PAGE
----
Special counsel Robert Mueller is ready to interview Donald Trump about his investigation into obstructions of justice, ABC News reported Wednesday.

Sources close to the White House said that the president learned within the last day that Mueller was prepared to question Trump with a fairly limited scope of both oral and written statements.

Trump lawyer Rudy Giuliani said during a quick commentary Wednesday in New Hampshire that he and the special counsel’s office have been going back and forth to negotiate the questioning.

Those familiar with the situation said that it was the reason for Trump’s early morning Twitter tirade about Attorney General Jeff Sessions shutting down the probe.

“This is a terrible situation and Attorney General Jeff Sessions should stop this Rigged Witch Hunt right now, before it continues to stain our country any further. Bob Mueller is totally conflicted, and his 17 Angry Democrats that are doing his dirty work are a disgrace to USA!” Trump tweeted.

“We have a list of questions that are fairly narrowed but we are waiting on the special counsel’s response,” Giuliani said last week to ABC News.

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White House Official Brags OMB’s Mulvaney Is Prepping a ‘Wholesale Reorganization’ of Federal Gov’t



One of the Friday afternoon breakout sessions at the Faith and Freedom Coalition’s Road to Majority conference featured Paul Teller, a long-time right-wing activist who now serves as a liaison between the White House and the conservative movement, including right-wing members of Congress. FFC’s Tim Head said that Teller’s hiring during the Trump transition period was “a breath of fresh air” and a clear message to the conservative movement “that this was going to be a very serious policy-driven administration.”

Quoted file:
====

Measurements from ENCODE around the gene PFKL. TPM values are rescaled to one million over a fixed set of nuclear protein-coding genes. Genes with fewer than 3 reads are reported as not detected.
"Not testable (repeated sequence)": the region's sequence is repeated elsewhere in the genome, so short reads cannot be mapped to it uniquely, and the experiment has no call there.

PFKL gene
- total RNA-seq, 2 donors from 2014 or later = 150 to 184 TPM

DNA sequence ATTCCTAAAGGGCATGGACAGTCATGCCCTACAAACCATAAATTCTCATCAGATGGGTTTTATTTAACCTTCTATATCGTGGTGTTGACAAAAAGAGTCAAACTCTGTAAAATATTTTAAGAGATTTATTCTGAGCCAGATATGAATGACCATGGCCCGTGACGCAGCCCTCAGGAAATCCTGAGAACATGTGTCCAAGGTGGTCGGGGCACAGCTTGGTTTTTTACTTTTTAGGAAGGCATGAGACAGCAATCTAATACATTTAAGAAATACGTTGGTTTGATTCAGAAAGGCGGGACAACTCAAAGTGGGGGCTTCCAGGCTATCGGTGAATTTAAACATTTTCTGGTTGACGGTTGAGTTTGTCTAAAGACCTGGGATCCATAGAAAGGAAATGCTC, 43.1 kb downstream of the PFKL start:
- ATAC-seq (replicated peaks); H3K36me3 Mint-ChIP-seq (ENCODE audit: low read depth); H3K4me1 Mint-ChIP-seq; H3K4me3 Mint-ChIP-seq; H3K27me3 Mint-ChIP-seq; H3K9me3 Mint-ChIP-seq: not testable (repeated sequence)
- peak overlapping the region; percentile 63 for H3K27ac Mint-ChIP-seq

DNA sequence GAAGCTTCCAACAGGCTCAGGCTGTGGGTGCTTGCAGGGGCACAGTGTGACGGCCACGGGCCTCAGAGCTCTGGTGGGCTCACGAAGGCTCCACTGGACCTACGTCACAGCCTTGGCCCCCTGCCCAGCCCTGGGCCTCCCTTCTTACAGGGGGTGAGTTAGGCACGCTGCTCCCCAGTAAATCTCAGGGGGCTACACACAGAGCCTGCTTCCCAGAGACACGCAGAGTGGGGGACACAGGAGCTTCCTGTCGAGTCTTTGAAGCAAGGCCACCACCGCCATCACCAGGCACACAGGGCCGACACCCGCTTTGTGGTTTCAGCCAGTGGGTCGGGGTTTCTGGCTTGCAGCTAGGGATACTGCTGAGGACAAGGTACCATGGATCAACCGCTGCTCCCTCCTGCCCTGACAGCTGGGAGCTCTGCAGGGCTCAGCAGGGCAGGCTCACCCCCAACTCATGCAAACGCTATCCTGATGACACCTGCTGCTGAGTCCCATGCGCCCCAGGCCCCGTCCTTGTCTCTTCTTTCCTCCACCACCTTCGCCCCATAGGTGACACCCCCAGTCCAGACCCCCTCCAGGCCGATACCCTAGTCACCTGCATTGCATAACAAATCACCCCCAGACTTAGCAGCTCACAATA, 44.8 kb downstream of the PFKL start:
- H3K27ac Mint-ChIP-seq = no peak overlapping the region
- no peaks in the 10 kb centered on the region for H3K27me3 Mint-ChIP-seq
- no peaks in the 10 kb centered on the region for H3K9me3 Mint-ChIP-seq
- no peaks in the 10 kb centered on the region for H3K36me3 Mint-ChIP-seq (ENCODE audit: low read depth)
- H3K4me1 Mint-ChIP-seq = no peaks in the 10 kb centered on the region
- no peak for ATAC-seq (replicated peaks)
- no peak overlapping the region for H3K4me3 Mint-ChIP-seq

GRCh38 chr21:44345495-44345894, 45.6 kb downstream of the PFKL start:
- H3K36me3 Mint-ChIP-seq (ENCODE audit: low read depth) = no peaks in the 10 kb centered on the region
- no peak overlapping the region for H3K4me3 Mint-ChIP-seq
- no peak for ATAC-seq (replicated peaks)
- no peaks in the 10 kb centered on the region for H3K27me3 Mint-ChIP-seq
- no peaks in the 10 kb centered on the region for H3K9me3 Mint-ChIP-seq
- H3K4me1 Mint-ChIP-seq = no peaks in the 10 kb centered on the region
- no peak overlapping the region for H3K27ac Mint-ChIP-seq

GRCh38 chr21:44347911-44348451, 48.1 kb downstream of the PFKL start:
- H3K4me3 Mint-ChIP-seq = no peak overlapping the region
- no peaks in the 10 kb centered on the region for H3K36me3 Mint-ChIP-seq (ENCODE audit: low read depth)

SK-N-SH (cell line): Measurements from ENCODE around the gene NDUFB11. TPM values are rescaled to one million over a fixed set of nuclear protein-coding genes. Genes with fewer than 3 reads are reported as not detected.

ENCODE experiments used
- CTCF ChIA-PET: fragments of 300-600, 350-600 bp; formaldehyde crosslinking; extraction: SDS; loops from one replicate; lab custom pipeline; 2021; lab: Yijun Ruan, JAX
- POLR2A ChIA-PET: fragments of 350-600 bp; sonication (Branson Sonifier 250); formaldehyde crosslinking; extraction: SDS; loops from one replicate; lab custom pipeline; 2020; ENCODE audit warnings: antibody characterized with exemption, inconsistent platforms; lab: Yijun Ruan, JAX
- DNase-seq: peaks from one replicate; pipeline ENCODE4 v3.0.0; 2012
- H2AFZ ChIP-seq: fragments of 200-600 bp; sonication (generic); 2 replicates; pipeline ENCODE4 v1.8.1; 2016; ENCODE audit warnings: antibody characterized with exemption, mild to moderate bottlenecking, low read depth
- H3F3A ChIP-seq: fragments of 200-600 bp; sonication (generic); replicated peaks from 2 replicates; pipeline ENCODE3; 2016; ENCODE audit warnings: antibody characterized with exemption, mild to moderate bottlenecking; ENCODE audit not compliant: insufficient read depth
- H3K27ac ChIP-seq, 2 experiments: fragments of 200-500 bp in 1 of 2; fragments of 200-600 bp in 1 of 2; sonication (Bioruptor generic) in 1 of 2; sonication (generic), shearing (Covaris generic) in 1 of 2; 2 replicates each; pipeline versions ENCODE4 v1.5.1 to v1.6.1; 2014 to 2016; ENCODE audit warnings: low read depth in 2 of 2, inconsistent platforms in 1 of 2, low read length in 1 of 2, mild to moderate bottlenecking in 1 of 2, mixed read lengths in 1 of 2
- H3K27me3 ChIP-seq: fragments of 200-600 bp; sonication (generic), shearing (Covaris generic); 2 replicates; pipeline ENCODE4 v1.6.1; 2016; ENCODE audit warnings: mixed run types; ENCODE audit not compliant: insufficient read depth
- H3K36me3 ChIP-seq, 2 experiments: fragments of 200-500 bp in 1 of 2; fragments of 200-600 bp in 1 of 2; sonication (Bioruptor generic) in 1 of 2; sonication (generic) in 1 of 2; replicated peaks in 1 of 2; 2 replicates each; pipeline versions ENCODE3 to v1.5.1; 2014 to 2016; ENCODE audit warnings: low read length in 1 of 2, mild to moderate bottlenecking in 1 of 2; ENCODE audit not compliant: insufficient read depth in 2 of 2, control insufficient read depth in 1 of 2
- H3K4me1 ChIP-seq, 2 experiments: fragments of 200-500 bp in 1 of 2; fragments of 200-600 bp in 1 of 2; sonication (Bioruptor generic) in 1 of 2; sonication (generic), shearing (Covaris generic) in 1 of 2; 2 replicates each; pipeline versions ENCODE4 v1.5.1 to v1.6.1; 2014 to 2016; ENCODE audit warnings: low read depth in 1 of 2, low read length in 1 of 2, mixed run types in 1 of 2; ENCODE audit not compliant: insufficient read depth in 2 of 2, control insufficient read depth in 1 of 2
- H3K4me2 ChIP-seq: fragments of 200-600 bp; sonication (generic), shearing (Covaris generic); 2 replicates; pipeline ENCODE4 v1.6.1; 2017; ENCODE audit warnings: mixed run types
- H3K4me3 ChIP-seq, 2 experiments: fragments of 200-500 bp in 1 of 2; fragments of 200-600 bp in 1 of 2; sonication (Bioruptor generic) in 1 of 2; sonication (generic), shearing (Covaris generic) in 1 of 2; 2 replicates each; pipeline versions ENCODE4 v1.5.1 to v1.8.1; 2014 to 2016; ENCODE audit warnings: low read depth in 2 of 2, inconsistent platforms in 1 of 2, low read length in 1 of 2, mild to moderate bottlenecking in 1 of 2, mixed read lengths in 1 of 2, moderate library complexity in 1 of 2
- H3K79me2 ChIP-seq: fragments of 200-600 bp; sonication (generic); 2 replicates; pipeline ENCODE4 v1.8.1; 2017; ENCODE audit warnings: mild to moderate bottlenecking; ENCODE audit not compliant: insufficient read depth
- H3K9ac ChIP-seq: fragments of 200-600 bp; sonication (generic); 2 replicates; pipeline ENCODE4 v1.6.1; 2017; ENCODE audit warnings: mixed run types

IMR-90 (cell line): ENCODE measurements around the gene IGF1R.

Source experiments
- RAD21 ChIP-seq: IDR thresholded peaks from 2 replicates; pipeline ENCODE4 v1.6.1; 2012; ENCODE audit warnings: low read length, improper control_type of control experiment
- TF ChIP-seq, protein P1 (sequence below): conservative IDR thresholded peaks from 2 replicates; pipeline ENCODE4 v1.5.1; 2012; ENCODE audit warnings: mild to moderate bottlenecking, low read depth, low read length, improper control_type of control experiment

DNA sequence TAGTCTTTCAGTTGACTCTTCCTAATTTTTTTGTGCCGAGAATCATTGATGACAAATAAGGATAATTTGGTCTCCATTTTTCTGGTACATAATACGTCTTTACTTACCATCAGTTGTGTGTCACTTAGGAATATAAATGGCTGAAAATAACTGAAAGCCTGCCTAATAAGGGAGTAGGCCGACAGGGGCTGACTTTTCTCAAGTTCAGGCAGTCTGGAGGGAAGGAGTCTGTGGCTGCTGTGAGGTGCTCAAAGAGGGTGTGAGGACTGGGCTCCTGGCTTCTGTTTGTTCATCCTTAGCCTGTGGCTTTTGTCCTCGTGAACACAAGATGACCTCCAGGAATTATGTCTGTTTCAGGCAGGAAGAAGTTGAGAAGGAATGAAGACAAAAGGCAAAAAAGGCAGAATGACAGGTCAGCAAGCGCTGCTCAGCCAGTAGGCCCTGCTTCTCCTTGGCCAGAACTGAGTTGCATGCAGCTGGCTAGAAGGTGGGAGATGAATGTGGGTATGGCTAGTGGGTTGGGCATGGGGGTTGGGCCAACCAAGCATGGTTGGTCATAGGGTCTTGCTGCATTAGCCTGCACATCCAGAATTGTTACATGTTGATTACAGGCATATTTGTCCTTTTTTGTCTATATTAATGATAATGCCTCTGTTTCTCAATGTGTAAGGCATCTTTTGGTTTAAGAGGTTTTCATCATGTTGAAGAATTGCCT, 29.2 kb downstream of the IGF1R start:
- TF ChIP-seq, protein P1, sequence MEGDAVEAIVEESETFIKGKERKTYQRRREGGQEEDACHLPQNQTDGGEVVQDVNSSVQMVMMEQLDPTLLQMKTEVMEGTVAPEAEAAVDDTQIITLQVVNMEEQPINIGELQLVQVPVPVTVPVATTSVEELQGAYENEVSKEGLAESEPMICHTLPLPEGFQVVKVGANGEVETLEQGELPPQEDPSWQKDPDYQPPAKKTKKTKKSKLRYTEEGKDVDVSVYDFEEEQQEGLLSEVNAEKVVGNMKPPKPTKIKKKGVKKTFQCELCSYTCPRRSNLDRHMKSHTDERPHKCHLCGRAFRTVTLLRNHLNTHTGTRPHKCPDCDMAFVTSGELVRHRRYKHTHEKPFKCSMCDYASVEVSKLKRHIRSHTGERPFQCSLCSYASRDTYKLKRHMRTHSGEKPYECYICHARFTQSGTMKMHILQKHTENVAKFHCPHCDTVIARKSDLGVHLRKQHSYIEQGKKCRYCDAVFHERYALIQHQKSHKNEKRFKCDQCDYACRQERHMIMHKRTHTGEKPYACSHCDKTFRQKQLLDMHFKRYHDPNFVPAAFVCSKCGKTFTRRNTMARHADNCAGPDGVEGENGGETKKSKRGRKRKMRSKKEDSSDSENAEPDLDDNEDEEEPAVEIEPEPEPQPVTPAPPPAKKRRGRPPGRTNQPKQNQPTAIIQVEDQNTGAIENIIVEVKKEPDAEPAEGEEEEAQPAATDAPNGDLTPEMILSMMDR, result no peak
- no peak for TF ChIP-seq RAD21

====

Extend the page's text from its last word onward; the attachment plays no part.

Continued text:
Teller said Trump’s appointment of so many “great constitutional conservatives” to the federal courts will still be creating a ripple effect 25 years from now. In addition to reveling in the administration’s victories, Teller described ongoing projects, including an effort to prevent moderate Republicans and Democrats from using a discharge petition to force a House floor vote on what Teller characterized as an “amnesty-type” immigration bill.

Teller said it has been “amazing” to work in the Trump White House, where “you literally can’t turn a corner without bumping into some other movement conservative.” Teller cited cabinet members, media figures like Kellyanne Conway, and others. “It’s not just some of the famous people,” he said, “It’s deep down.”